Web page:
Tuesday, August 16, 2011

Issues: 8.16.11: Problems with Perry

Blogs and reporters are learning that covering Rick Perry (pictured) will be fun, entertaining and interesting. As a Texan and long-time subscriber of Texas Monthly I remember this article from February of 2010 asking if Rick Perry would be a presidential candidate. More recently, here's a story about Perry as the Great Campaigner.

While Perry is a three-termer he benefited in 2002 from his opponent, Tony Sanchez, being an exceptionally weak candidate. In 2006, he won with just 39% of the vote. In 2010 against a quality candidate he managed a quality victory with 55% of the vote. See his electoral history here.

Concerning Perry's performance, you can learn about Texas's economic performance, whether Perry solved Texas's budgetary crises with "sleight-of-hand", how Perry benefited from Big Energy, Perry's record on the environment, Medicaid, and why Texas has the highest percentage of residents uninsured. Paul Krugman (NYT) is unimpressed with Perry's economic record.

As far as Perry's main GOP competition goes, Michele Bachmann was apparently for federal pork projects for her district before she was against federal pork spending for everyone else's congressional districts. Beth Reinhard of The Atlantic says we shouldn't worry too much about Bachmann, that the real race is Romney v. Perry.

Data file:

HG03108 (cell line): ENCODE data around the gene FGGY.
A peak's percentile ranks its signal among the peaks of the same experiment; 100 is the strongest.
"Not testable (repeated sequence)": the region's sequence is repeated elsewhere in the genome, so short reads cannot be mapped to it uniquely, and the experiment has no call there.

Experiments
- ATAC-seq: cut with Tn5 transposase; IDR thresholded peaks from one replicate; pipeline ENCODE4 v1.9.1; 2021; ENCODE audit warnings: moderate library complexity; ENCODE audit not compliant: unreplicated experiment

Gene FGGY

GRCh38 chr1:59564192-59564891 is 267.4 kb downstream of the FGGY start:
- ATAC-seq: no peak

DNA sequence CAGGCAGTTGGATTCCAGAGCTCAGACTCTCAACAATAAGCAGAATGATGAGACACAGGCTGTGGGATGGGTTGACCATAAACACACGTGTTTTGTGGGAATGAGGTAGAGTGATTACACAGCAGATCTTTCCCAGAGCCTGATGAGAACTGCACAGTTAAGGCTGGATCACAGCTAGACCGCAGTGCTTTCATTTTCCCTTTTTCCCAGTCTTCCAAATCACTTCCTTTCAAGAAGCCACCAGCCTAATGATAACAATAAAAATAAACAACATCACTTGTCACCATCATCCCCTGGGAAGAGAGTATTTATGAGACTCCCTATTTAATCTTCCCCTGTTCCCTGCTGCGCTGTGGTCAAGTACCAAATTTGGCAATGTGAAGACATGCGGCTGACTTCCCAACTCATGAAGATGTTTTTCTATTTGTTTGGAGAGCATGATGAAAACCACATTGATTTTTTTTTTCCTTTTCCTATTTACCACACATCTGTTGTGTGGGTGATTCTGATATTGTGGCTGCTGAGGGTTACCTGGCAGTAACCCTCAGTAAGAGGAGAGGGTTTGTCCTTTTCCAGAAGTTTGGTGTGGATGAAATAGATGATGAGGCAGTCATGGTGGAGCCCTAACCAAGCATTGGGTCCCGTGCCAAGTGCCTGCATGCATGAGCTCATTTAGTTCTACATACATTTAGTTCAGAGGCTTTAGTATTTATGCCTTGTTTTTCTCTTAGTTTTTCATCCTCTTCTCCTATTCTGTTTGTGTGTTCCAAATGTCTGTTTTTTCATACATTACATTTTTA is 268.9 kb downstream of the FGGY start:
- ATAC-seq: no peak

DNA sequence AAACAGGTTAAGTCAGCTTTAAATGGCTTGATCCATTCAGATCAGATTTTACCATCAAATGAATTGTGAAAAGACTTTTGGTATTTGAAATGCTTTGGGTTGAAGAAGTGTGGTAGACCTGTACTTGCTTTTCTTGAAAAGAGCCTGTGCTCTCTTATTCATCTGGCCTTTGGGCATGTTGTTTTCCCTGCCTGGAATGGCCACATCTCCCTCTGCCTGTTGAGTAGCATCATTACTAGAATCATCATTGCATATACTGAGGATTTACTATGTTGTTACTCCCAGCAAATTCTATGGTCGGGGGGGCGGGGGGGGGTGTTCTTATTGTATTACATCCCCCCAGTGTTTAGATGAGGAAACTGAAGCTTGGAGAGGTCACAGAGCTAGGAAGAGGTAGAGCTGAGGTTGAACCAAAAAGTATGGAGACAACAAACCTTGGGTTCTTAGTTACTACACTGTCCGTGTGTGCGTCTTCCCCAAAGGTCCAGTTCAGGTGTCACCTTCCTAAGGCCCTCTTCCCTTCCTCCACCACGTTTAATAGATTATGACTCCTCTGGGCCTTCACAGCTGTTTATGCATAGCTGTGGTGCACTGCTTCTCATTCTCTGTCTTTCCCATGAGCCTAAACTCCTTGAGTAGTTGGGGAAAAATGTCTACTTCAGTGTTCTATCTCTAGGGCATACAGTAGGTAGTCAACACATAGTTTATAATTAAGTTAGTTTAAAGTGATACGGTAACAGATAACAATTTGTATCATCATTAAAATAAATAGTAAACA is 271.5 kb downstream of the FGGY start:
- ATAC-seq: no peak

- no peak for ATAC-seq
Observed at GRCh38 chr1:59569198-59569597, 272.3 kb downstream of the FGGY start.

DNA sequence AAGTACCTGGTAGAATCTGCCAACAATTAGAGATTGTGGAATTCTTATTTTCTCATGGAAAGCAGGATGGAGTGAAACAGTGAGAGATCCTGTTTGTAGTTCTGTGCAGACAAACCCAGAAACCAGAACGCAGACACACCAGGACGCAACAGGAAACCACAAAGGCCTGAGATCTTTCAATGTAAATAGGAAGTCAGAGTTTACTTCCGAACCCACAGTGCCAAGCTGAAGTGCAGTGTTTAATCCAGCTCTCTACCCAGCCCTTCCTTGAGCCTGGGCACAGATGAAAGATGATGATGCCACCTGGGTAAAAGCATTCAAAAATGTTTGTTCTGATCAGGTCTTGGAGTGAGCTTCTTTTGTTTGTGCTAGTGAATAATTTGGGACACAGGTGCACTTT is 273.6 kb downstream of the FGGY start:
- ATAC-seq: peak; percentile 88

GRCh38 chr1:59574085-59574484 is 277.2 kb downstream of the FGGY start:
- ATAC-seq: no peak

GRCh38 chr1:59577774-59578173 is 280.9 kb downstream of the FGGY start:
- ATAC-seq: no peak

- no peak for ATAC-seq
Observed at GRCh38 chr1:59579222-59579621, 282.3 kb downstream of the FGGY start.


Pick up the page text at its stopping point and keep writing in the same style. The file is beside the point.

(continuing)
Not sure who Obama would rather run against, but I'm betting they'd prefer Bachmann or Perry as it would be easier to focus on a few of their wilder quotes like this comparing printing more money as treasonous. They will definitely accuse Perry as being a "carbon copy of the failed policies of the past." No doubt he'll attack Romney's character and business background.

Does Ames matter?
Joshua Tucker writes that the Iowa Straw poll maybe doesn't actually matter. Nate Silver (NYT) disagrees.

While it's not a state, D.C. wins the title of "state" that is most economically confident.

Perhaps the most tweeted story of yesterday is Warren Buffett's op-ed (NYT) asking for Congress to stop "coddling the super-rich," especially given how average wages are falling.

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